On-boarding and Feature Discovery
I’ve been on Twitter since 2008 but recently I exercised the nuclear option on my phone (243 apps installed is an occupational hazard) and Twitter got blown away with everything else.
I hadn’t miss Twitter’s incessant neediness to catch my attention and didn’t reinstall it (or Facebook) for a while but (despite my enhanced happiness) I just reinstalled it (but not Facebook 😙) and took note of how they on-boarded me.
Twitter is pretty close to what is considered a B2C App. But it’s popularity exceeded its usability for years. It was like learning MS-DOS commands and all to just tell people what you had for breakfast. 🥓🥚
So for years it was never a truly B2C success because it’s quirky MS-DOS style only attracted “power users” and social media consultants (ok no need for sarcasm…). In more recent years they’ve truly embraced the need to be less cryptic and make the app useable to a broader set of the population.
So I reinstalled the App and here is what I noticed:
Getting a new user to “A-Ha!” (Core Utility)
On 15th Jan 2009 when Janis Krums (@jkrums) tweeted – “There’s a plane in the Hudson” – everyone finally grokked that twitter’s killer feature was instant access to raw un-curated news and that any citizen journalist could now break something important like the Arab Spring.
Eventually Twitter productized that and its its one of the first Tip you see when using the App. Its a killer.
No – Steph Curry is not wearing a nice blue hat. This popup Tip is a key “a-ha” reminder for Twitter’s tweet refresh function.“Spring Refresh” has been around for a few years but Twitter is not leaving it to chance that a new user may not know they can get new Tweets by pulling the list down.
Obviously following people is a key function for Twitter stickiness – people want to know when their friends were Tweeting (about breakfast). But for years you never knew when someone actually tweeted that you cared about. So about 2 years ago, Twitter let you curate the people you are ACTUALLY interested to hear from. This Tip is a crucial driver of App Opens for Twitter and a crucial value enhancer for the user. No longer did I need to open the App and scroll through a bajillion tweets just to know Rui was live.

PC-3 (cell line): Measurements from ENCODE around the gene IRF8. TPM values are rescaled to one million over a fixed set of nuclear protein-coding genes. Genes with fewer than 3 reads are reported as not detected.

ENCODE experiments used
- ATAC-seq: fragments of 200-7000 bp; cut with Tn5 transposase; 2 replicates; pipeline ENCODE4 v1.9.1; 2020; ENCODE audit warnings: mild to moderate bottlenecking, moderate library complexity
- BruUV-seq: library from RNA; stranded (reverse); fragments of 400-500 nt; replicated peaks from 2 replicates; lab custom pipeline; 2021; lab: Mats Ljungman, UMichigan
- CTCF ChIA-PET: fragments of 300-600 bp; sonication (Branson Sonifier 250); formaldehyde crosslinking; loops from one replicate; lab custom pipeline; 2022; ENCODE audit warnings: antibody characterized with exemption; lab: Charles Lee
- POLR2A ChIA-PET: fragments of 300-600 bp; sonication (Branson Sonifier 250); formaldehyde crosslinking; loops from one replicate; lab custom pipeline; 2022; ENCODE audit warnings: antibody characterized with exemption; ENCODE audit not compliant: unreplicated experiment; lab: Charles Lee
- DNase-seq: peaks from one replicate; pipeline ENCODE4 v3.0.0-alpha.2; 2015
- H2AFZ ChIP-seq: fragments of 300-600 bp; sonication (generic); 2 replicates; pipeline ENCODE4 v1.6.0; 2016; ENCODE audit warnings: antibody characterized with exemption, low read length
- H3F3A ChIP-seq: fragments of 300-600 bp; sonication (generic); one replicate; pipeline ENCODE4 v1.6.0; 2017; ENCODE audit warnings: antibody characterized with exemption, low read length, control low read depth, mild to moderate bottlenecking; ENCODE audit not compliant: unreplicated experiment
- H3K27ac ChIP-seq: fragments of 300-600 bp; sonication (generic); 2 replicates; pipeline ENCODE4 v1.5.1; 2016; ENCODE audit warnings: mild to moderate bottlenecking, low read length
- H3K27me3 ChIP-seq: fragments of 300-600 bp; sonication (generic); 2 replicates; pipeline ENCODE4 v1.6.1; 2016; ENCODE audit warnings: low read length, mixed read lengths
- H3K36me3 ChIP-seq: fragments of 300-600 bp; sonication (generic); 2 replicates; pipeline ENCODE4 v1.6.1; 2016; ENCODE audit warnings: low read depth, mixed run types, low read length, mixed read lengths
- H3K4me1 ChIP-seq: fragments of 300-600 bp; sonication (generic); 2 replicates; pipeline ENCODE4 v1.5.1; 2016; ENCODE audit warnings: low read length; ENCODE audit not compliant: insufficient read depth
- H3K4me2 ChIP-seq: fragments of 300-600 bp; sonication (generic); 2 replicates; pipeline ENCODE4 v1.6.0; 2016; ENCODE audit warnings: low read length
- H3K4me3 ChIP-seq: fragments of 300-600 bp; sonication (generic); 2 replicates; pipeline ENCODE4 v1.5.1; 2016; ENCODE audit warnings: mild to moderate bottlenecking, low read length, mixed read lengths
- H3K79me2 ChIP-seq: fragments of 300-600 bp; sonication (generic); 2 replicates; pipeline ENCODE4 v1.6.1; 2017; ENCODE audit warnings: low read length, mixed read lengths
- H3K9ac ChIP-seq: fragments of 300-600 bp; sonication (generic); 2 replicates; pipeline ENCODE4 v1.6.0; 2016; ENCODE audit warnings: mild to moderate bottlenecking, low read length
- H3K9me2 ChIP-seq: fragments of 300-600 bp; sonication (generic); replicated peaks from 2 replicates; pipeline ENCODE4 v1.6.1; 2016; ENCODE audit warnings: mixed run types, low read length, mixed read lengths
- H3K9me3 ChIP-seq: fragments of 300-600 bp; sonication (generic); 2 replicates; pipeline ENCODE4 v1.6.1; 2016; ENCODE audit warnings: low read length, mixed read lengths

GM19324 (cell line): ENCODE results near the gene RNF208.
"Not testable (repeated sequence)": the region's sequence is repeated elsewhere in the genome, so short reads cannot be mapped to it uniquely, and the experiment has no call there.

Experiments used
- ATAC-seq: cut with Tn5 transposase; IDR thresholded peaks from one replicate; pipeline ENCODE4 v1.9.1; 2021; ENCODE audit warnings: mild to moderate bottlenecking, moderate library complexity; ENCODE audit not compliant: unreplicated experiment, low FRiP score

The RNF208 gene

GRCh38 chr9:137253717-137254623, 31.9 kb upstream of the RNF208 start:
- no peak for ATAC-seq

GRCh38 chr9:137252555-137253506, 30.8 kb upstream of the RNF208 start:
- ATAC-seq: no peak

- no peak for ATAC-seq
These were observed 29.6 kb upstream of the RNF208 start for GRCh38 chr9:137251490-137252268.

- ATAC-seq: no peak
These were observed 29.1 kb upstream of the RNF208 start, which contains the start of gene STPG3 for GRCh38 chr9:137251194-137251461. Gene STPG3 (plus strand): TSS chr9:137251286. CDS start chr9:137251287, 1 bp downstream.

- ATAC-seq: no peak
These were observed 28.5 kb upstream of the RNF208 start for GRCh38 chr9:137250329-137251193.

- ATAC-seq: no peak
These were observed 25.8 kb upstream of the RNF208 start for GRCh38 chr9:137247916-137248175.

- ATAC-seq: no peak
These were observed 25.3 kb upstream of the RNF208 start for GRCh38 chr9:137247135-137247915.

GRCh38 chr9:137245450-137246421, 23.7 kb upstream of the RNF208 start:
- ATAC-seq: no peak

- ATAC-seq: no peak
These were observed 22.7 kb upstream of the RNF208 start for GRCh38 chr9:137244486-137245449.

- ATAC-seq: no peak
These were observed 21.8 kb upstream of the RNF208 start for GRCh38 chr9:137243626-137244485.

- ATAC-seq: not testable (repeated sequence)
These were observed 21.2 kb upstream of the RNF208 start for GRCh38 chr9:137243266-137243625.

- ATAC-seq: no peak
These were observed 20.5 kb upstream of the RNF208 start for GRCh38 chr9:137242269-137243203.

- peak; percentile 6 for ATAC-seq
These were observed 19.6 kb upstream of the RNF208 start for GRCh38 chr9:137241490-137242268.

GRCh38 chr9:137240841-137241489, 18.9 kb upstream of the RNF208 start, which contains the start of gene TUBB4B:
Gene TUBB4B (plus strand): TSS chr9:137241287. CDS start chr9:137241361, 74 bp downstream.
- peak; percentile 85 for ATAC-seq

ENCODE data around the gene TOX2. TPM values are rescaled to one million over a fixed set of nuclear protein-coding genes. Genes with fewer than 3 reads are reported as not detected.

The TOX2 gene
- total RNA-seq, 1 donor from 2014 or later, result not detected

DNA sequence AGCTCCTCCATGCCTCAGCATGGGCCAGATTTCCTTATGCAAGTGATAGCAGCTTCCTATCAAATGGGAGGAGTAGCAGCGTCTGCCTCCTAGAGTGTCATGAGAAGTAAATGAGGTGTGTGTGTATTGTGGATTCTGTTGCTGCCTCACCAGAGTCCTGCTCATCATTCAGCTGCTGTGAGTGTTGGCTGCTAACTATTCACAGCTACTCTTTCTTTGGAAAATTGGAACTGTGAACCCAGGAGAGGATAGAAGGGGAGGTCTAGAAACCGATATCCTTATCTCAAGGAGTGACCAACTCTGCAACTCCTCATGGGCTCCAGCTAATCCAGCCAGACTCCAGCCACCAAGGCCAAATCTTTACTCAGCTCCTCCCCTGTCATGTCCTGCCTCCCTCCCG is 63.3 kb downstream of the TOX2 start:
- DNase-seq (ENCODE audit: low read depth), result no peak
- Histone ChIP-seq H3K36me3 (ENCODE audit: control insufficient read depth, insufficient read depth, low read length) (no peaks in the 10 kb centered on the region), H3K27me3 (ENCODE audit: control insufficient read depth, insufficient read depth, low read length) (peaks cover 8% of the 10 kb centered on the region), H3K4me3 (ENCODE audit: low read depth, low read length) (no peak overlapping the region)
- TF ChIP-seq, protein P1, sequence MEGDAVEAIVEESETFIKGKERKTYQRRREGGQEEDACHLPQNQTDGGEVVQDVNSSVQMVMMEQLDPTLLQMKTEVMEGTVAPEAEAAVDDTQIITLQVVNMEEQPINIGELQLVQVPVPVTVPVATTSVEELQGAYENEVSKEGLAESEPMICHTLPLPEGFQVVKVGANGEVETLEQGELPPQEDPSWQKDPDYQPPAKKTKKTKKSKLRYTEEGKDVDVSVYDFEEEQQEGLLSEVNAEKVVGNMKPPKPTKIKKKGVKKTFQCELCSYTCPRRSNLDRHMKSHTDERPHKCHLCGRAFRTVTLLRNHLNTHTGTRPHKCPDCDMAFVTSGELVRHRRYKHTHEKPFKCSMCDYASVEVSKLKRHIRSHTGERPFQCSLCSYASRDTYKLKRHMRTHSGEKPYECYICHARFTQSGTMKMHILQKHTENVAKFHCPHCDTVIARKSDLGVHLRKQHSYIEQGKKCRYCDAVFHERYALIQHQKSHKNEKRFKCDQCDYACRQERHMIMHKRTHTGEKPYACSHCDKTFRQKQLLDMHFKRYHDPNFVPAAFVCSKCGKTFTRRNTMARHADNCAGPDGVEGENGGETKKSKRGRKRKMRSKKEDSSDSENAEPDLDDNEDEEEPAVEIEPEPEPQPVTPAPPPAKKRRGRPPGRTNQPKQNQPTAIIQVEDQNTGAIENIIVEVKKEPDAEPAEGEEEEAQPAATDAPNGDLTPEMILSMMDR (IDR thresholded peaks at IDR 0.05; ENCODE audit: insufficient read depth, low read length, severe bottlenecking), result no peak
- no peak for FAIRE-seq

This Tip is an enhancer surfacing a killer feature.
Animated GIFs are a win for virality and having a laugh – so its natural that Twitter wants to make this easy as IMGUR to get great GIFs.
Twitter makes a smart move here to let people know about the feature. This will increase usage and they reap the viral benefits.
People in the early days had to decipher the MS-DOS style logic of Twitter’s early design. I’ve heard it said that your power users will treat your App like an Operating System and try to figure out the features.
This is a classic case of early-adopter behavior before an App “crossed the chasm”. The early users had to decipher how to:
- DM (private messages got learned the hard way! BTW it was “d <username>)
- When to use “RT” for a retweet.
- And other cryptic things like the difference between @ and .@ and
- when to hashtag # and when to @ when some event/company had both!
So these 2 variants of a Tip are good examples of how they hid that complexity but people still needed to understand who the @ reply is going to. This nicely placed tip…in context, tells a new user exactly who should see your witty pithy reply.
Explaining New Features
- Tips work even for B2C Apps and
- Power Users can still learn a new trick. 🙂
No persona based on-boarding. Why not?
As I mentioned earlier, being a consistent user since 2008 and having logged in with that same username (@djinoz) then Twitter absolutely should be able to suppress newbies tips for me each time I install a new device.
It’s dumb they repeat this. I guess they think its “mostly harmless”.
Twitter has raised billions and at the time of writing this post, they have 12 open positions in “product and design”. Its clear that giving the user the best experience has inspired the tips that I’ve shown above.
Again, this shows us that the biggest of the big are using data-driven intelligence to decide that tips give engagement uplift and deeper connection with a product’s features. Think about this for your App. Or perhaps you’d like a role at Twitter – I’ve pasted a few of these San Francisco based jobs below.